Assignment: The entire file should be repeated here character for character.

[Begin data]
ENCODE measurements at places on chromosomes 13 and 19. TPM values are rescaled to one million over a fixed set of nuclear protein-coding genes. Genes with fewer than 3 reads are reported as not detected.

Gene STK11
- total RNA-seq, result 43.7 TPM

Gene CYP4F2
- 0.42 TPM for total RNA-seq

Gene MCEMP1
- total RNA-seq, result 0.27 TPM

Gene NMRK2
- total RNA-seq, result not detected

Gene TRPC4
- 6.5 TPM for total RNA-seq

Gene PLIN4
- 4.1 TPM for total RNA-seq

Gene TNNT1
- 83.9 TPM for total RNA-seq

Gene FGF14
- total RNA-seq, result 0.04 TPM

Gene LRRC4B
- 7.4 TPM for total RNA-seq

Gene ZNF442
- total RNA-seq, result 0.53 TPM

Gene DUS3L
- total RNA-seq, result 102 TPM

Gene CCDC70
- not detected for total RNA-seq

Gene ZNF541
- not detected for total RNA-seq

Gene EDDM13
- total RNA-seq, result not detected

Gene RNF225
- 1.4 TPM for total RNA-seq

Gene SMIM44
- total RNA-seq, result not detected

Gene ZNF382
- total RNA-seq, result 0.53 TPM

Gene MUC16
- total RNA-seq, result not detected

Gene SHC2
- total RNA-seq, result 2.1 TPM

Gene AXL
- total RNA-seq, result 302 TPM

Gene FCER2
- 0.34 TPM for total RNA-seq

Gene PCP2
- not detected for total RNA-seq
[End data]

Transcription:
ENCODE measurements at places on chromosomes 13 and 19. TPM values are rescaled to one million over a fixed set of nuclear protein-coding genes. Genes with fewer than 3 reads are reported as not detected.

Gene STK11
- total RNA-seq, result 43.7 TPM

Gene CYP4F2
- 0.42 TPM for total RNA-seq

Gene MCEMP1
- total RNA-seq, result 0.27 TPM

Gene NMRK2
- total RNA-seq, result not detected

Gene TRPC4
- 6.5 TPM for total RNA-seq

Gene PLIN4
- 4.1 TPM for total RNA-seq

Gene TNNT1
- 83.9 TPM for total RNA-seq

Gene FGF14
- total RNA-seq, result 0.04 TPM

Gene LRRC4B
- 7.4 TPM for total RNA-seq

Gene ZNF442
- total RNA-seq, result 0.53 TPM

Gene DUS3L
- total RNA-seq, result 102 TPM

Gene CCDC70
- not detected for total RNA-seq

Gene ZNF541
- not detected for total RNA-seq

Gene EDDM13
- total RNA-seq, result not detected

Gene RNF225
- 1.4 TPM for total RNA-seq

Gene SMIM44
- total RNA-seq, result not detected

Gene ZNF382
- total RNA-seq, result 0.53 TPM

Gene MUC16
- total RNA-seq, result not detected

Gene SHC2
- total RNA-seq, result 2.1 TPM

Gene AXL
- total RNA-seq, result 302 TPM

Gene FCER2
- 0.34 TPM for total RNA-seq

Gene PCP2
- not detected for total RNA-seq